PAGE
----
Benefits: From the perspective of the electric sector, some positive impacts of Insolar Communities’ work are:

  1. Capacity-building and income generation: Capacity building compatible with the needs and requirements of the job market in the energy sector contributes to increases in household income and allows beneficiaries to meet their financial obligationsincluding energy bills, one of the key items on household budgets in urban communities (for example, energy was the third largest expense in the Santa Marta favela in Rio de Janeiro, in August 2016);
  2. Technological accessibility: adherence to micro-generation of solar energy with a lower monthly cost than the energy savings generated by the photovoltaic system allows beneficiaries, especially entrepreneurs, to acquire the technology, and at the same time, reduce their energy bills. This reduces the defaults of residents in these communities to energy distributors;
  3. Participatory innovation: The engagement of segments of society most directly impacted by the great challenges of the national electricity sector contributes to the search for solutions that are more dynamic, innovative, and assertive.

Challenges: The expansion of photovoltaic technology in Brazil still reflects major challenges for urban communities, including:

  1. The precarious nature of electrical installations
  2. Low rates of financial inclusion
  3. Challenges in accessing adequate credit
  4. Informality of economic activities
  5. Organization of housing growth
  6. Short-term culture that prioritizes urgent necessities
  7. Territorial vulnerability to political, economic, social, and environmental changes

Opportunities: Still, these challenges do not preclude the adoption of photovoltaic technology as one of the main tools for the electricity sector to address its greatest challenges. Rather, they underscore the importance of preserving this tool, keeping it protected from any form of taxation and stimulated through new business models, credit access, subsidies, exemptions, and all other possible forms of stimuli that allow these communities to thrive.

In partnership with a large public bank, the private sector, other sectoral organizations, and above all, residents and local leaders, Insolar has carried out and planned installations in 15 communities in Rio de Janeiro, as well as projects in São Paulo and other important cities and capitals throughout the country, always in collaboration with large companies in the energy sector.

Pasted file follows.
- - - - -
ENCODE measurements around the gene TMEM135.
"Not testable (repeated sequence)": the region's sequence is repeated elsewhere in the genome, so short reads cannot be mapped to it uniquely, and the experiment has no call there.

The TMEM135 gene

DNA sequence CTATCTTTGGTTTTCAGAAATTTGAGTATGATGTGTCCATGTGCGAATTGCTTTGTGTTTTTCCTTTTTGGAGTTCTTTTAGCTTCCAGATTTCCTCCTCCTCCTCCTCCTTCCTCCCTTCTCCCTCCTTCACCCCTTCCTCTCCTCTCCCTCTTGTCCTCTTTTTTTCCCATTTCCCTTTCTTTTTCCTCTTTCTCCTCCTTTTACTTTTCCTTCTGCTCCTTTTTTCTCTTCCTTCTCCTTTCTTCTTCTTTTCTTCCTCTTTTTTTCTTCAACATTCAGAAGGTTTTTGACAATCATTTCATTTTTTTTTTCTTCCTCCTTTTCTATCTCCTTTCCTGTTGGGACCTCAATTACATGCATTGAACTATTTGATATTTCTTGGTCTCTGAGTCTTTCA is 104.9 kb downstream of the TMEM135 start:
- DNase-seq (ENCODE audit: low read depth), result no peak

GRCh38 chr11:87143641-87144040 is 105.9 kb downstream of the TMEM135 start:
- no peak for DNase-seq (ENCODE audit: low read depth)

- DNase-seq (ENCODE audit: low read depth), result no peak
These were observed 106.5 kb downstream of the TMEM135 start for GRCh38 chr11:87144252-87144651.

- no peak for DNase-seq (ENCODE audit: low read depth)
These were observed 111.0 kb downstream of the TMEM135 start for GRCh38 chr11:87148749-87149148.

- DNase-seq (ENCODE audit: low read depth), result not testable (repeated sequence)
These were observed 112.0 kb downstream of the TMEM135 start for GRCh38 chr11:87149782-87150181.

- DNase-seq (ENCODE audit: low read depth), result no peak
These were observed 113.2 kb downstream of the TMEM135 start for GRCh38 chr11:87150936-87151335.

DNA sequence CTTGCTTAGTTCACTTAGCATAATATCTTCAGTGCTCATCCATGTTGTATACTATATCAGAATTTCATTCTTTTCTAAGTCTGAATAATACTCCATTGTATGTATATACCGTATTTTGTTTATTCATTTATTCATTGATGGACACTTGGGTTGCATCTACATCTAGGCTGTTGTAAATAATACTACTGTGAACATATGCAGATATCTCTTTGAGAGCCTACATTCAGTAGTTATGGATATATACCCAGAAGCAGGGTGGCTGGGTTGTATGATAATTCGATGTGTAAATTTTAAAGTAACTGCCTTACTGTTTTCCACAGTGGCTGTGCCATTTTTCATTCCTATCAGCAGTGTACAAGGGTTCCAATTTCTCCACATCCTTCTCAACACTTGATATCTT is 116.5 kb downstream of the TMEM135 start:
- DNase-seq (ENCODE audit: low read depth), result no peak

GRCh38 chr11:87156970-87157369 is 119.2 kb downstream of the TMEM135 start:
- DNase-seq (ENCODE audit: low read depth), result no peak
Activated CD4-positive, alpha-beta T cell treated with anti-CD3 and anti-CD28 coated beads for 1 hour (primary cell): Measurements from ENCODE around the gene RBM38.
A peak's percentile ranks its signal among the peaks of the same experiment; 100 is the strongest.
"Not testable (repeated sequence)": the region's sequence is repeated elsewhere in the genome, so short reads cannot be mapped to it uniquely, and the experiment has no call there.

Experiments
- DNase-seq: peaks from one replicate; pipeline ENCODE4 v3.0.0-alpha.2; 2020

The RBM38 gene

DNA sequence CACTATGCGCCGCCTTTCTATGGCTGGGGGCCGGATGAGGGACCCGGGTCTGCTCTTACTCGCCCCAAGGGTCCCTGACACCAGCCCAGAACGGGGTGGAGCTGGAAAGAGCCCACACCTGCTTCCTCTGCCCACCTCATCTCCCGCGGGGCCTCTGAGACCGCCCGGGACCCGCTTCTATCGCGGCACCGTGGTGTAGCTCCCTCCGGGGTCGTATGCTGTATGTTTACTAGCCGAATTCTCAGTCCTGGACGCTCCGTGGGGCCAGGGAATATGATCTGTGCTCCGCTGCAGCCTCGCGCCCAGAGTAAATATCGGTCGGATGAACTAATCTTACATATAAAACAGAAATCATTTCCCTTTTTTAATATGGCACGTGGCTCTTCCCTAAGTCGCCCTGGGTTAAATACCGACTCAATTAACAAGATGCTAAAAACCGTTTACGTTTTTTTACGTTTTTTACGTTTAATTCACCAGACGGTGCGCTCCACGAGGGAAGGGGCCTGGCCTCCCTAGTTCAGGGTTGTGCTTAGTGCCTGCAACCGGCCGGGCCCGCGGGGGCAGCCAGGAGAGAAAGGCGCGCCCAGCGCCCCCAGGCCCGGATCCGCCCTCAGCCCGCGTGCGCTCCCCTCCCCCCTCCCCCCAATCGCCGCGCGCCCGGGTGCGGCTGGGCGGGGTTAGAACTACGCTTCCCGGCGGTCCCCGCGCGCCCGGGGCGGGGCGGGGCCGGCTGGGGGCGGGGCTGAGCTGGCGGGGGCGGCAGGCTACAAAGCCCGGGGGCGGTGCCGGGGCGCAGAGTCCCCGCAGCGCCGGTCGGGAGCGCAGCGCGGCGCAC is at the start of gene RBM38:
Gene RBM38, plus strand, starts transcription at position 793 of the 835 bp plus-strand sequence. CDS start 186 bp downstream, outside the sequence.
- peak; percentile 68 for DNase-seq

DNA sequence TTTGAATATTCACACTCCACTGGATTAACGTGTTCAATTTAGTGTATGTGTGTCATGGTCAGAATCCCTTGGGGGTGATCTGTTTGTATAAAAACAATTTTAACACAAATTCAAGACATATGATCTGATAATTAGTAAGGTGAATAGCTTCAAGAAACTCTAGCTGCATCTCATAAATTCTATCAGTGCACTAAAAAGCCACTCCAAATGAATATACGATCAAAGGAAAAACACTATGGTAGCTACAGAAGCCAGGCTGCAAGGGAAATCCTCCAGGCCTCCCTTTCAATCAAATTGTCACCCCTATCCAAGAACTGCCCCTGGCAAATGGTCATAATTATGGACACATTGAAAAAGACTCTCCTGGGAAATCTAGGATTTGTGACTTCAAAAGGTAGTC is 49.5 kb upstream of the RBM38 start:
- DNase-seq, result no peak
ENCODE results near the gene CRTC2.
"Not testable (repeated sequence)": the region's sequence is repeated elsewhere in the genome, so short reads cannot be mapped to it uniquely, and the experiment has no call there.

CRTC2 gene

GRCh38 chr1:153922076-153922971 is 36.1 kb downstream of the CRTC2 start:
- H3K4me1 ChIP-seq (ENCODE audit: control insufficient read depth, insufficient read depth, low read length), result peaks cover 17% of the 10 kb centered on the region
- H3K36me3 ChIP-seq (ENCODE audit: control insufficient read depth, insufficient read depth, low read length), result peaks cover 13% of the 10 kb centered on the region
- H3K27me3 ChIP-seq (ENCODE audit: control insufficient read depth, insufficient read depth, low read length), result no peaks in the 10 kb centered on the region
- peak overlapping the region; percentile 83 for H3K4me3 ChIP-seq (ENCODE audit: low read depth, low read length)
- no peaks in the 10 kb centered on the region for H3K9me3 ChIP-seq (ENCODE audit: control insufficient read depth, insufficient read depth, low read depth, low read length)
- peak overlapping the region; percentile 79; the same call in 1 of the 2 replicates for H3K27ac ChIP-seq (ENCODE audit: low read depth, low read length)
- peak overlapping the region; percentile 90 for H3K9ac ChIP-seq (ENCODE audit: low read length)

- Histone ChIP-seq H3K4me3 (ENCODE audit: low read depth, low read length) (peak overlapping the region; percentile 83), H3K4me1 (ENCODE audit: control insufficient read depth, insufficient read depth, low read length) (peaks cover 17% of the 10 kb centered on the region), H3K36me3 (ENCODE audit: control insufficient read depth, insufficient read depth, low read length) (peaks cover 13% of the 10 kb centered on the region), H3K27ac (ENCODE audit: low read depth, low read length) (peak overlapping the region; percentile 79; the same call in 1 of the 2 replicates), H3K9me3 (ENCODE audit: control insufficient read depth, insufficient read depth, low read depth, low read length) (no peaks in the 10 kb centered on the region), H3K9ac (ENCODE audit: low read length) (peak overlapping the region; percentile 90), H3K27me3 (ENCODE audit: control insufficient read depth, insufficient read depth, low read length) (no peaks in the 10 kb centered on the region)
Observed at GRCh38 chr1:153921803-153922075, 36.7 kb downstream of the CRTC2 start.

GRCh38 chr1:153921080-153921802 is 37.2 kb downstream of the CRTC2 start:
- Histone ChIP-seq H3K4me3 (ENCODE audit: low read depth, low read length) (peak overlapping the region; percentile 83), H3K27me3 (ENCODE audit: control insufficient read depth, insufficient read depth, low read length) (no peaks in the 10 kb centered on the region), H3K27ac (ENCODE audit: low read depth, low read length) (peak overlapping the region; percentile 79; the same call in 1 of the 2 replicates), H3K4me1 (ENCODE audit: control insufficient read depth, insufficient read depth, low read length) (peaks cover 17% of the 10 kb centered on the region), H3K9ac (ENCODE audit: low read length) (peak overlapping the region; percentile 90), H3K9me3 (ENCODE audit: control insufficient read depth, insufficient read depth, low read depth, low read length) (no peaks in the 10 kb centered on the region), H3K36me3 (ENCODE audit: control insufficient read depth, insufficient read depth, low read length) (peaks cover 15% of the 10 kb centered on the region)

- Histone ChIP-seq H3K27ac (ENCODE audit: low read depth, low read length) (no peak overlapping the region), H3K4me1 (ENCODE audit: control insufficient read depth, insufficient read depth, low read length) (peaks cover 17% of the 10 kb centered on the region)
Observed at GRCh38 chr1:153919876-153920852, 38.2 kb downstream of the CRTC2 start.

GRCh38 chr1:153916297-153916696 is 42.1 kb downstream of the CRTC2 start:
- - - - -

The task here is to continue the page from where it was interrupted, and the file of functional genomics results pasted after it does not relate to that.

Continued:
Conclusion: Welcoming innovation, in addition to being essential for avoiding technological obsolescence in the electric sector, is fundamental for the development of new business models essential to the future health of the sector. While a micro-entrepreneur in a Rio favela depends on affordable energy for the success of his or her business, energy distributors depend on the economic prosperity of many micro-entrepreneurs. Both want their businesses to prosper, and Insolar believes that all can prosper together.

Recommendation: In spite of the understanding that the advancement of solar technology ought to be promoted in all sectors and segments of Brazilian society, we know that low-income communities deserve special attention, considering that:

  • The energy challenges of these territories are already known by ANEEL, but are still poorly understood owing to their systemic complexity and contextual peculiarities;
  • Photovoltaic projects in these communities are still in experimental stages; and
  • Technology can still prove to be a solution to major challenges in the Brazilian electric sector.

Thus, we recommend:

  1. The suspension of all initiatives that may disincentivize the advancement of photovoltaic technology in low-income communities throughout Brazil;
  2. A convergence of efforts and resources in the electric sector towards the search for sustainable solutions to communities’ energy challenges;
  3. The establishment of an intersectoral working group to discuss possible alternatives for energy challenges nationally, especially in urban communities.

Recognition: Insolar congratulates ANEEL for its role in regulatory discussions on the advancement of technology and for the opening, through public hearings, of a space for the topic to be discussed; and for promoting Energy Efficiency and Research and Development projects focused on urban communities in partnership with major energy distributors. Above all, we are convinced that we can trust the leadership of ANEEL to provide favorable conditions for the photovoltaic energy market to develop with an equilibrium between agents and to the benefit of society, and especially for communities of high potential.

6.4 Engineers Without Borders—Rio de Janeiro chapter

Organization: Engineers Without Borders—Rio de Janeiro chapter

Area: Rio de Janeiro

Sustainable Shelter Project

Engineers Without Borders-Rio de Janeiro (ESF-Rio) aims to install sustainable systems such as photovoltaic energy and rainwater capture systems in shelters that are spread throughout Rio de Janeiro, for children, the elderly, those who are substance dependent, and others. Many of these shelters suffer from maintenance challenges, and one of the largest challenges is astronomical electric and water bills stemming from the high number of people living in these spaces.